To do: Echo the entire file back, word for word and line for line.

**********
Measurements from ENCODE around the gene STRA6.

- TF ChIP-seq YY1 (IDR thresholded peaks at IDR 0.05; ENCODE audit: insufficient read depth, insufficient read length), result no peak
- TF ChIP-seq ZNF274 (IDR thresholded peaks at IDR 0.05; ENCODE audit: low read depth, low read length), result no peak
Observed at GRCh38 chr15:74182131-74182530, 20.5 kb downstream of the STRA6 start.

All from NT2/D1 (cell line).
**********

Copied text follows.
Measurements from ENCODE around the gene STRA6.

- TF ChIP-seq YY1 (IDR thresholded peaks at IDR 0.05; ENCODE audit: insufficient read depth, insufficient read length), result no peak
- TF ChIP-seq ZNF274 (IDR thresholded peaks at IDR 0.05; ENCODE audit: low read depth, low read length), result no peak
Observed at GRCh38 chr15:74182131-74182530, 20.5 kb downstream of the STRA6 start.

All from NT2/D1 (cell line).